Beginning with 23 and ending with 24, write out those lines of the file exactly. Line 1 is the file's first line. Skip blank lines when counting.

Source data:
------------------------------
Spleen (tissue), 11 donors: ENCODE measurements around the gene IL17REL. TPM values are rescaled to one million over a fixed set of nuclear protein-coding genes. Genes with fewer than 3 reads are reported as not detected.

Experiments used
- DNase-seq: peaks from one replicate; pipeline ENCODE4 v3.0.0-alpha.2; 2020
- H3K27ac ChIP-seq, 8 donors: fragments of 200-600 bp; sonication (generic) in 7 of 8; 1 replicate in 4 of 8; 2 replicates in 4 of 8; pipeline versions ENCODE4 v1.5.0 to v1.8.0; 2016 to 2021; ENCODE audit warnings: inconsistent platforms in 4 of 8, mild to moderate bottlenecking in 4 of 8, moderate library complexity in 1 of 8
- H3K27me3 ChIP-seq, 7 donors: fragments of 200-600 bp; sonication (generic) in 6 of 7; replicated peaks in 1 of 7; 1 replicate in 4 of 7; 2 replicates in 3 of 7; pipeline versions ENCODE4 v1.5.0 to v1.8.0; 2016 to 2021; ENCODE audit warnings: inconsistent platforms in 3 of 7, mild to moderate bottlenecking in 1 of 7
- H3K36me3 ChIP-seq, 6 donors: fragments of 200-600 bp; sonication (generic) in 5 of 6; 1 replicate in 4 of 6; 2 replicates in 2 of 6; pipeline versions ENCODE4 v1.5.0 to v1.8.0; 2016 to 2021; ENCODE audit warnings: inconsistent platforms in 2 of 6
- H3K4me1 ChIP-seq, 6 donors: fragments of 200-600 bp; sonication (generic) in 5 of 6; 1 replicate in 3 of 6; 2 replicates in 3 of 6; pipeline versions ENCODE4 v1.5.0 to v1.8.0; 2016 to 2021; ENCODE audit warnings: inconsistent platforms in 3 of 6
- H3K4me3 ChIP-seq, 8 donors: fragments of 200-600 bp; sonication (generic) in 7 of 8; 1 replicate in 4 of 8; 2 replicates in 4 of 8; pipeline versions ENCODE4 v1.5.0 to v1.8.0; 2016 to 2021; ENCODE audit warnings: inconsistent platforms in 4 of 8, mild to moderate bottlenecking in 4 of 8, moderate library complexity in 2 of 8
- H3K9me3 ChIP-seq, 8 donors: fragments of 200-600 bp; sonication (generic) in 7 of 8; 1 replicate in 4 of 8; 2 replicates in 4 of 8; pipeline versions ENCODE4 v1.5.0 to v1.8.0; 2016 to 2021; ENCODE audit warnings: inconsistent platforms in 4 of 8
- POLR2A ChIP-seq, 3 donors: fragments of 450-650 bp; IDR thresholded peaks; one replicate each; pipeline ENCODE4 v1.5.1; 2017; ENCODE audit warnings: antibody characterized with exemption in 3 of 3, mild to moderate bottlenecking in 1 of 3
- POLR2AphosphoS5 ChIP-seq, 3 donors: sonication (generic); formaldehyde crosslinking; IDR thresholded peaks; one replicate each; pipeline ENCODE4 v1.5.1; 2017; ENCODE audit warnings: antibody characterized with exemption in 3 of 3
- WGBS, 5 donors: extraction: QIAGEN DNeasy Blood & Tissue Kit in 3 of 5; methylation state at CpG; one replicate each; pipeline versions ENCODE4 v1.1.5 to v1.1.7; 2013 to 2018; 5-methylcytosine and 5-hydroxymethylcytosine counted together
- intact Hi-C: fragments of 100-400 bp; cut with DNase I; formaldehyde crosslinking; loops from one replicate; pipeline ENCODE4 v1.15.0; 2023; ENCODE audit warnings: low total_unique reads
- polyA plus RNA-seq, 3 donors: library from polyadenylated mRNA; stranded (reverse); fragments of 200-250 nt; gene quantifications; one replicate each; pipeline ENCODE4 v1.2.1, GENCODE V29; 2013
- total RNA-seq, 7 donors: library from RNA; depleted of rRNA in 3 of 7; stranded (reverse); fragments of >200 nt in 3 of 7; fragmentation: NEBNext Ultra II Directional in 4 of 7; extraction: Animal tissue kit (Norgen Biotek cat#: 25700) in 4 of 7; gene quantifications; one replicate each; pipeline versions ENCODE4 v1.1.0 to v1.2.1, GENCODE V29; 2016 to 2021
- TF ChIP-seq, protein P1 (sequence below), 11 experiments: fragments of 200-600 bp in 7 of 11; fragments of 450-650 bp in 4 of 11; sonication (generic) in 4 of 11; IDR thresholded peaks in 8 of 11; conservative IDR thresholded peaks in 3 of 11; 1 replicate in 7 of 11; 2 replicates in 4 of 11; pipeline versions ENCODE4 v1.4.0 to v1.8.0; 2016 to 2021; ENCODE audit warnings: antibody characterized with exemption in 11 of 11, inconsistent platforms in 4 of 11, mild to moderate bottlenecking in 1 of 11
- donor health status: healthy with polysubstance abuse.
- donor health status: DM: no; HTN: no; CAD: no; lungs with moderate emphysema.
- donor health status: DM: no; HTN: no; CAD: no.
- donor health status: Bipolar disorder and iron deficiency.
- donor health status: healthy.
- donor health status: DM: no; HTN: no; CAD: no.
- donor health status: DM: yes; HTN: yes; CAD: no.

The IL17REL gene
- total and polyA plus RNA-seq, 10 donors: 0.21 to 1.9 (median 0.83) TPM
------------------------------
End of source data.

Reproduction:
- donor health status: DM: yes; HTN: yes; CAD: no.

The IL17REL gene